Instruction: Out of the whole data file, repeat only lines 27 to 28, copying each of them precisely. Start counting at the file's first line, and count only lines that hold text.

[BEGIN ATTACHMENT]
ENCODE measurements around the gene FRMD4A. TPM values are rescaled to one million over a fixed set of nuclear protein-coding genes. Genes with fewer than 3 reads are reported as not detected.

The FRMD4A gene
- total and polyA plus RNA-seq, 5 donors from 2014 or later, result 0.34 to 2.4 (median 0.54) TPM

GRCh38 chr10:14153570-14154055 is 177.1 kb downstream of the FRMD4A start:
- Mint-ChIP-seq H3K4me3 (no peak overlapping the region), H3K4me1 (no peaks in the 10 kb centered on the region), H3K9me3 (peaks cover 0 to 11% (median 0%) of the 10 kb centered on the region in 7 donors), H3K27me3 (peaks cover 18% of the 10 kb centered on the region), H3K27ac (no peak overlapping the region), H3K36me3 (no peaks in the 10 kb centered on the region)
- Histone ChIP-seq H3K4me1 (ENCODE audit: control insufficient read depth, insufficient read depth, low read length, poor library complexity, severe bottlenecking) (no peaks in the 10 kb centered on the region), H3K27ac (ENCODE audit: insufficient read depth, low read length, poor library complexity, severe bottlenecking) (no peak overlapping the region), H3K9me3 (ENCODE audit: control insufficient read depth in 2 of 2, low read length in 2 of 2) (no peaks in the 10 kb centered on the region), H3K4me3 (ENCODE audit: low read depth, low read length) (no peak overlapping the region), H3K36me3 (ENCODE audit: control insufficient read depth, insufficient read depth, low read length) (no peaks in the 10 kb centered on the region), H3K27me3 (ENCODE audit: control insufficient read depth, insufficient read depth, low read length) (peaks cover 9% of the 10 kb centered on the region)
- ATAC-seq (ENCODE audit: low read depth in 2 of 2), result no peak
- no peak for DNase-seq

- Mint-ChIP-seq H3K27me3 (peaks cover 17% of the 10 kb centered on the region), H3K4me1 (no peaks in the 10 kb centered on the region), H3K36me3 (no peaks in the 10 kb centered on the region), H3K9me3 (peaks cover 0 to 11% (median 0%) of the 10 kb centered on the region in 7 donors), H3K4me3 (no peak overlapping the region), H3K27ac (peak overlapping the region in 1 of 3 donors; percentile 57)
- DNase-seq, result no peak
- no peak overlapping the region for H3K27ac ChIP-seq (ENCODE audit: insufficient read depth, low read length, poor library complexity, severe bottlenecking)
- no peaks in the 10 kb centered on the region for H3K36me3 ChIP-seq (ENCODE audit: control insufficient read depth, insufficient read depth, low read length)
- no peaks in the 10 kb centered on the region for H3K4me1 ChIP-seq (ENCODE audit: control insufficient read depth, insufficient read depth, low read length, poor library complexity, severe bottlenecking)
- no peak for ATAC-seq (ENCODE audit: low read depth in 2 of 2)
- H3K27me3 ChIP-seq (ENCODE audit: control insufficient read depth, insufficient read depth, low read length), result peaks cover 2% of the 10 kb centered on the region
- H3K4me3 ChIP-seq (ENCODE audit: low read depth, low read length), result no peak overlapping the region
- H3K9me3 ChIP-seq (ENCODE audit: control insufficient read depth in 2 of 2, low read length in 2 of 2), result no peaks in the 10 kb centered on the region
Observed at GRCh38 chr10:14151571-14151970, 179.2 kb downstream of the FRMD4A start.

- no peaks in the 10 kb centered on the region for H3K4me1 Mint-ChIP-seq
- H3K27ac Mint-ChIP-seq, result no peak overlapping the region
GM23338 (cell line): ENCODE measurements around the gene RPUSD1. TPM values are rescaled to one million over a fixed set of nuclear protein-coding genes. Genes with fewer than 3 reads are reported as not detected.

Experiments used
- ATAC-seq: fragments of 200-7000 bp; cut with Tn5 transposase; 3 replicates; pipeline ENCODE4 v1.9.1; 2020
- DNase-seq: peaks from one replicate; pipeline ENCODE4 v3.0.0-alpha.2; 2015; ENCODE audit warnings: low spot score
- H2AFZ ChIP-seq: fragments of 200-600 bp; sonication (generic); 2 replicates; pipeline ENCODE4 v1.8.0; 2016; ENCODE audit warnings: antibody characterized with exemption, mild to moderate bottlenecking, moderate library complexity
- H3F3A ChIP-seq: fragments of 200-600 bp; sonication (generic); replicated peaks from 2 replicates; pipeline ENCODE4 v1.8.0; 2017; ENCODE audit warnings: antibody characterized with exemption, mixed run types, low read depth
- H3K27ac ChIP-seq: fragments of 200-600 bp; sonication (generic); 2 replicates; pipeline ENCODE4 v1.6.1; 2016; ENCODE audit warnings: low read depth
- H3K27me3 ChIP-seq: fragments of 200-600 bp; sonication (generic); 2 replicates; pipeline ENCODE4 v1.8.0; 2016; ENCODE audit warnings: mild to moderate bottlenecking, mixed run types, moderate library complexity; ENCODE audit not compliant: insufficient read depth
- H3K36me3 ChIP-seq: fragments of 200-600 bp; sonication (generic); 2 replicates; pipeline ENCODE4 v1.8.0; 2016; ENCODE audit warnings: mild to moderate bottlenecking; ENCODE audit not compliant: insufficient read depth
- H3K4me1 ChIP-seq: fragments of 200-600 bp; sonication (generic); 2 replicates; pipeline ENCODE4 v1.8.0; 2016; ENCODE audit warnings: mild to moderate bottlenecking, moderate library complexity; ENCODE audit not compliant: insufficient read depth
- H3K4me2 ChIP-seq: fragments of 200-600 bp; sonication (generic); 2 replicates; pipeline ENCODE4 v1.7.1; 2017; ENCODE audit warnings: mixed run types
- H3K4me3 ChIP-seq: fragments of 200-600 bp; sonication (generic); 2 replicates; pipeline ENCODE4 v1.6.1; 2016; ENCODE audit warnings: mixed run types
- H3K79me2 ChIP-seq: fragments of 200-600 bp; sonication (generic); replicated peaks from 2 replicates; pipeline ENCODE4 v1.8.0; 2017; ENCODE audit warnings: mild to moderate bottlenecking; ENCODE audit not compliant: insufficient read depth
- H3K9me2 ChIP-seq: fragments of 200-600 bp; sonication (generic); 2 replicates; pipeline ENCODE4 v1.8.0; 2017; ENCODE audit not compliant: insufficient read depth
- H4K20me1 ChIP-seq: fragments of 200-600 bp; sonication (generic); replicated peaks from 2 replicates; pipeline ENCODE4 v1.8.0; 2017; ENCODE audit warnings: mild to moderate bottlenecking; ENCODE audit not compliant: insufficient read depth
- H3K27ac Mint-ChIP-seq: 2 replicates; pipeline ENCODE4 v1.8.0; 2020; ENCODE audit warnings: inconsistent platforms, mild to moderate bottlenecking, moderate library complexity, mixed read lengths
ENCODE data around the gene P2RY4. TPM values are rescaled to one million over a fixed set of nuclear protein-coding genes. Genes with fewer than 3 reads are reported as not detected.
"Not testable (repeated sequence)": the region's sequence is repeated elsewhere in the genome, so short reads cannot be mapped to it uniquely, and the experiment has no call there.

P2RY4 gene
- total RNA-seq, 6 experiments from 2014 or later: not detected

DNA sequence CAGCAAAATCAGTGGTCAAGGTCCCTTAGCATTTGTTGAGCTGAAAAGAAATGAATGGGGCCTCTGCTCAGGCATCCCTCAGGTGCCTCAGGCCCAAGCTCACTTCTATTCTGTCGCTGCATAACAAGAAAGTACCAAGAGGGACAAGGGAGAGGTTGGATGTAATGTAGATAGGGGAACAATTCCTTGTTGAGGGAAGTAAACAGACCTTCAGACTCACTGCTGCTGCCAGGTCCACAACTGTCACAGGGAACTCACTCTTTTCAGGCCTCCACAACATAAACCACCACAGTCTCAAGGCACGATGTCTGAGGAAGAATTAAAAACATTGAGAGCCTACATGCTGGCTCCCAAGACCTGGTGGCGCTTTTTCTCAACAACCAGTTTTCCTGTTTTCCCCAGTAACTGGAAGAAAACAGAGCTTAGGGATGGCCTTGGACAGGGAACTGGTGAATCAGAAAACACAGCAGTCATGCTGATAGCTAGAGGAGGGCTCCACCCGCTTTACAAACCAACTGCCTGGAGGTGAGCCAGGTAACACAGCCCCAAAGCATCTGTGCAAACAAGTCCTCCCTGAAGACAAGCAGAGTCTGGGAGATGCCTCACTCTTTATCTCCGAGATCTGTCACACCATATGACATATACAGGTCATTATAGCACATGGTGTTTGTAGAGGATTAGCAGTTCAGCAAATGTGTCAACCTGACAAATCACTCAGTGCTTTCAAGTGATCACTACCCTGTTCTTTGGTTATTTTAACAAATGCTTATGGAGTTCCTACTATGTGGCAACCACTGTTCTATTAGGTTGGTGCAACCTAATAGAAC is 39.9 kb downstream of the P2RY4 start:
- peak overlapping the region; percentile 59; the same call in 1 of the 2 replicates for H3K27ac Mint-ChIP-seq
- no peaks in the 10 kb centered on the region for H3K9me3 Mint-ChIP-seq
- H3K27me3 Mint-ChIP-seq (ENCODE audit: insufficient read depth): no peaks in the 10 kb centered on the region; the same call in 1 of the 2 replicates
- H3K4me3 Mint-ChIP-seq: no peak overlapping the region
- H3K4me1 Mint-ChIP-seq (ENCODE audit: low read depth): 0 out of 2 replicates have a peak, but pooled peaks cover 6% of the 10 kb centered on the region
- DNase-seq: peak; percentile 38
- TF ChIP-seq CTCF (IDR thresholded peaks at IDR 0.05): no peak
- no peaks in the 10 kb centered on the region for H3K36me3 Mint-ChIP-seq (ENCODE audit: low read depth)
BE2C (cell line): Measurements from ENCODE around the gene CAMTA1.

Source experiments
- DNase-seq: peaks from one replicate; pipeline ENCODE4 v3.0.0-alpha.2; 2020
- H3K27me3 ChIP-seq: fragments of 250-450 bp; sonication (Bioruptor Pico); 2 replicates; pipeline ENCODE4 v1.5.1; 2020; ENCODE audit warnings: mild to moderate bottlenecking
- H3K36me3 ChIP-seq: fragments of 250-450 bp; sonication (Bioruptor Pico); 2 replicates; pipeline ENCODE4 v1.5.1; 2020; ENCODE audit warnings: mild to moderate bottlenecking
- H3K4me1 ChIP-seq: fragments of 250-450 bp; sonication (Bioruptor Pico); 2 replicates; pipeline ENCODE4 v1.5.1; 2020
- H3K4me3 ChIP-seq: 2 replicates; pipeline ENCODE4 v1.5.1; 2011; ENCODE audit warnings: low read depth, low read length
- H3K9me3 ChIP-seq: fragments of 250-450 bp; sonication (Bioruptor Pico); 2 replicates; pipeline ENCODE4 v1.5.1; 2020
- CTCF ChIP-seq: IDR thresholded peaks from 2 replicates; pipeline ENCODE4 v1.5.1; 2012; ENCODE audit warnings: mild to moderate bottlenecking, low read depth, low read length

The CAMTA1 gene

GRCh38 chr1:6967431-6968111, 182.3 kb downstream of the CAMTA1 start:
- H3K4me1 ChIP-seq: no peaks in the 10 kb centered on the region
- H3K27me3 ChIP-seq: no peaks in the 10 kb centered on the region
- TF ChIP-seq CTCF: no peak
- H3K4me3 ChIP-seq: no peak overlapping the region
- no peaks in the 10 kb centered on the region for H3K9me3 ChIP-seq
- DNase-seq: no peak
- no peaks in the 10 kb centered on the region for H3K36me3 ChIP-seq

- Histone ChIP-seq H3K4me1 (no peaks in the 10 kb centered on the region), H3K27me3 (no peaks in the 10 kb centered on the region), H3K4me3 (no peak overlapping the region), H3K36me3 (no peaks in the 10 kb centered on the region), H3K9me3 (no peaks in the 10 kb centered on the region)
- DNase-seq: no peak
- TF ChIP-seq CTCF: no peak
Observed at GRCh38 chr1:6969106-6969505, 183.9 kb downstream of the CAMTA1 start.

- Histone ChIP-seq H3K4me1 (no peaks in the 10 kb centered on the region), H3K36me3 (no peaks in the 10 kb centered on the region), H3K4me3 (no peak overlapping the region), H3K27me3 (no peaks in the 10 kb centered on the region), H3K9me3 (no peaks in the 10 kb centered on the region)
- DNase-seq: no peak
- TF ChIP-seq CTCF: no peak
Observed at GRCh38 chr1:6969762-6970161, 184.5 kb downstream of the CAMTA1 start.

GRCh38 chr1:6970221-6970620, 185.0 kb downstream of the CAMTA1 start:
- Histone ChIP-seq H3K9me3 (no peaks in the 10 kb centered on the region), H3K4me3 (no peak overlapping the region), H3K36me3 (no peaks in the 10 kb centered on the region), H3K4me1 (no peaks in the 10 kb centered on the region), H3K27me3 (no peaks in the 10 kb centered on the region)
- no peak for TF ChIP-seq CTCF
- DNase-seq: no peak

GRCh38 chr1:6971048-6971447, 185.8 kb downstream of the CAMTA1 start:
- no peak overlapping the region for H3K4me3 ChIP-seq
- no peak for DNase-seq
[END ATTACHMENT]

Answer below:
- H3K27ac ChIP-seq: fragments of 200-600 bp; sonication (generic); 2 replicates; pipeline ENCODE4 v1.6.1; 2016; ENCODE audit warnings: low read depth
- H3K27me3 ChIP-seq: fragments of 200-600 bp; sonication (generic); 2 replicates; pipeline ENCODE4 v1.8.0; 2016; ENCODE audit warnings: mild to moderate bottlenecking, mixed run types, moderate library complexity; ENCODE audit not compliant: insufficient read depth